Tech giants Intel and Micron have announced a new class of computer memory called 3D XPoint, which the companies say is up to 1,000 times faster than the conventional NAND flash memory we use in devices today.
The new form of non-volatile memory is the first new category of memory technology since NAND flash was invented nearly three decades ago, marking a major turning point in how we could be storing and accessing data in the near-term future. In addition to the phenomenal speed gains, 3D XPoint is said to provide 1,000 times greater endurance when saving new data to the memory. It's also 10 times denser than current flash, meaning it could lead to smaller components and ultimately even smaller devices.
While NAND might not exactly be a household name, it's the kind of digital storage employed in virtually all small consumer electronics currently on the market: memory cards, USB keys, and the solid-state drives found in everything from smartphones to ultraportable laptops (not counting older computers or desktop PCs that still use mechanical platter hard drives).
3D XPoint's speeds are enabled by its ultra-dense transistor-less architecture, which its makers describe as a "three-dimensional checkerboard where memory cells sit at the intersection of words lines and bit lines". Don't worry, that doesn't make much sense to us either, but effectively, the memory is made from a tightly constructed 3D lattice, which cuts down on the lengths information has to travel, leading to substantially reduced read/write processes for data.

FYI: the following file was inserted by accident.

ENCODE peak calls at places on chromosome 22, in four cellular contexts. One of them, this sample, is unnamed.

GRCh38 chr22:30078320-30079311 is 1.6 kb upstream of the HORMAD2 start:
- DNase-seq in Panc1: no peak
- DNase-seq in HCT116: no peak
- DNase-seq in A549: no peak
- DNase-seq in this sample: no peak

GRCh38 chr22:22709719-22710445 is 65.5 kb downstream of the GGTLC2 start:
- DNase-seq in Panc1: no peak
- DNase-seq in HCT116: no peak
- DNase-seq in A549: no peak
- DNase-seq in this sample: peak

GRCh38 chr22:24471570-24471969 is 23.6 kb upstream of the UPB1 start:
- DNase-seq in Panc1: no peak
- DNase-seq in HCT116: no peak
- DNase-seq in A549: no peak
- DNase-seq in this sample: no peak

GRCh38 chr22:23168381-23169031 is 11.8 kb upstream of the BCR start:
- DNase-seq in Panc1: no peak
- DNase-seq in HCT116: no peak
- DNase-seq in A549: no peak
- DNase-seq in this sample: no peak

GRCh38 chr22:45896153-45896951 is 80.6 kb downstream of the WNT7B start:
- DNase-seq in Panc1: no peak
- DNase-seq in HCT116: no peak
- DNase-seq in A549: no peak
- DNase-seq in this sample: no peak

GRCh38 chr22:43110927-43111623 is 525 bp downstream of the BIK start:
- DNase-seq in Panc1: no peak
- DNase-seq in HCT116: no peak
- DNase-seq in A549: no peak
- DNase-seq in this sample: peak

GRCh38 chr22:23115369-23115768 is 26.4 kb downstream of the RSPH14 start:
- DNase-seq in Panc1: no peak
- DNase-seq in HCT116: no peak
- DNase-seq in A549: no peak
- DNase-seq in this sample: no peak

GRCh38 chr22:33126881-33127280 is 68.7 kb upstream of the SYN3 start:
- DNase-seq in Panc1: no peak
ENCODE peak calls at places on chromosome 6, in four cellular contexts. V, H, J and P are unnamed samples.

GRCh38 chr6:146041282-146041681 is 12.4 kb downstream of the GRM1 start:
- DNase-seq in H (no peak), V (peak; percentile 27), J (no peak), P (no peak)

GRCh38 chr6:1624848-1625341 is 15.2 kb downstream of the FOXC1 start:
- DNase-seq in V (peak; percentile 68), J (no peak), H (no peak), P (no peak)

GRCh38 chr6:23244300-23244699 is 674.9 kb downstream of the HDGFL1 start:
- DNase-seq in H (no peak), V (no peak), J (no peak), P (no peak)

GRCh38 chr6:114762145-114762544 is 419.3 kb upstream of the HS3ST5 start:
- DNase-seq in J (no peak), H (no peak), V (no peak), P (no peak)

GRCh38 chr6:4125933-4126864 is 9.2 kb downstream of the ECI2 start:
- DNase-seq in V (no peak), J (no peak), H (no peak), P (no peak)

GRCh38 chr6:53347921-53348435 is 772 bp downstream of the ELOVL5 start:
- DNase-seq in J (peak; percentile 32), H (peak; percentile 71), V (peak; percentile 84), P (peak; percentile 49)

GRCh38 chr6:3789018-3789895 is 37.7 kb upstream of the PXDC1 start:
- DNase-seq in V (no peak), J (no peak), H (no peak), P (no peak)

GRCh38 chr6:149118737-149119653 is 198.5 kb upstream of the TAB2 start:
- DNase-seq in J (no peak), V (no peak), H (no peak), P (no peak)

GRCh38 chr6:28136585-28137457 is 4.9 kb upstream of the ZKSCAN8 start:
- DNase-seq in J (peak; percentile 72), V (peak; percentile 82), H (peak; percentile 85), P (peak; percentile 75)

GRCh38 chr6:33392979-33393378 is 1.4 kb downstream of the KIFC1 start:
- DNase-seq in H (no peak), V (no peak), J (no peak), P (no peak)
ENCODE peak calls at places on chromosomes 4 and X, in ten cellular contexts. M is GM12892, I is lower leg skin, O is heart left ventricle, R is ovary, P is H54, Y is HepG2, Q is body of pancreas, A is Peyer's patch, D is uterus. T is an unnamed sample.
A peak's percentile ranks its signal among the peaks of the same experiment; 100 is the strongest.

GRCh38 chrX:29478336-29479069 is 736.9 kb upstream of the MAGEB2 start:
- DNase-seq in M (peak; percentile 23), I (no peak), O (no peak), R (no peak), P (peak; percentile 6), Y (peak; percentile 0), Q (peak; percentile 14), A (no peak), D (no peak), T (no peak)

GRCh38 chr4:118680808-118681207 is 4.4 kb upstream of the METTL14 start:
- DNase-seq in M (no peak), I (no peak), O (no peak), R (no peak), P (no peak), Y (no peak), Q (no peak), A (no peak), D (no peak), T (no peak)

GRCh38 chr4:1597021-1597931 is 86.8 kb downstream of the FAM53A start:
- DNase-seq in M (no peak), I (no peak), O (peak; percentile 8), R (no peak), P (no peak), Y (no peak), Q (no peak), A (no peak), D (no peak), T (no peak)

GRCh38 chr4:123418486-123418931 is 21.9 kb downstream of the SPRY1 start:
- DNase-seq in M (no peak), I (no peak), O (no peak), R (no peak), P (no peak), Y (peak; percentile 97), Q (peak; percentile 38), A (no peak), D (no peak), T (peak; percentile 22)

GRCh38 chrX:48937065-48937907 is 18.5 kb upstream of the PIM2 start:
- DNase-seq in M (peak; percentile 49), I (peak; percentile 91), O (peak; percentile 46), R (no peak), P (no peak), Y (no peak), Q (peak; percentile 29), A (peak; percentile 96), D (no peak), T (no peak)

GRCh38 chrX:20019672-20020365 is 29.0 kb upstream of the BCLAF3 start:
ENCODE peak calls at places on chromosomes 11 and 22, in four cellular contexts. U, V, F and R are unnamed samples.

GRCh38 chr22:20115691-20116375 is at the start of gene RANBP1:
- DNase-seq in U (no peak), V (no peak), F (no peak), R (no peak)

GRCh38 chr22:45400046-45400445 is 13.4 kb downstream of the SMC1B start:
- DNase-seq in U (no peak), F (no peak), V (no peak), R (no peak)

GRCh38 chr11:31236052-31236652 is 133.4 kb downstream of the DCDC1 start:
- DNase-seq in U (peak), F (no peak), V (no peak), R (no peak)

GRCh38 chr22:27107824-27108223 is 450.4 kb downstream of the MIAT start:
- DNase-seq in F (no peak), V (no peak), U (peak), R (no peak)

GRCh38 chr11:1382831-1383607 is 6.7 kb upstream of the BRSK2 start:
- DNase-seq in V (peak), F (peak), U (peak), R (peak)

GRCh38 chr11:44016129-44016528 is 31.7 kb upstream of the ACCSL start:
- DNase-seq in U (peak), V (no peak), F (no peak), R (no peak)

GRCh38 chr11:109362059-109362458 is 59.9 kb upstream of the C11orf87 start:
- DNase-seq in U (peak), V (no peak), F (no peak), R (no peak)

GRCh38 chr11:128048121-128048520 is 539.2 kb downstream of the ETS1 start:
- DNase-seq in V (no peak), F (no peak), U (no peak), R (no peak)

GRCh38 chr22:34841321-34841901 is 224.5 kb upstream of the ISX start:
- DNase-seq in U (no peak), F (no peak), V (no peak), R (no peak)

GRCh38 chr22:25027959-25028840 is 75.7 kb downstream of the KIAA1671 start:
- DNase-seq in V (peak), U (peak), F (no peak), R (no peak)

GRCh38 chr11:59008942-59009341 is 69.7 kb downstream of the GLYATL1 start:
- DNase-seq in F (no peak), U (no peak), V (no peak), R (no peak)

"For decades, the industry has searched for ways to reduce the lag time between the processor and data to allow much faster analysis," said Rob Crooke, Intel's SVP of non-volatile memory solutions, in a statement. "This new class of non-volatile memory achieves this goal and brings game-changing performance to memory and storage solutions."
Those performance gains will initially be felt in the corporate and government sector, where Intel and Micron say the new technology will improve the efficiency of big data systems. Examples the companies provide include faster methods for identifying fraud patterns in financial transactions, and enabling genetic researchers to draw upon vast data sets in real time without any lag.
But 3D XPoint should also have applications for consumers, with faster and tougher data mechanisms theoretically delivering benefits for everything from 3D gaming through to better and potentially cheaper solid state drives and personal storage devices. Intel and Micron haven't announced when products with 3D XPoint will be available, but the technology is going into production this year, so hopefully we won't have too long to wait before sampling these speeds for ourselves.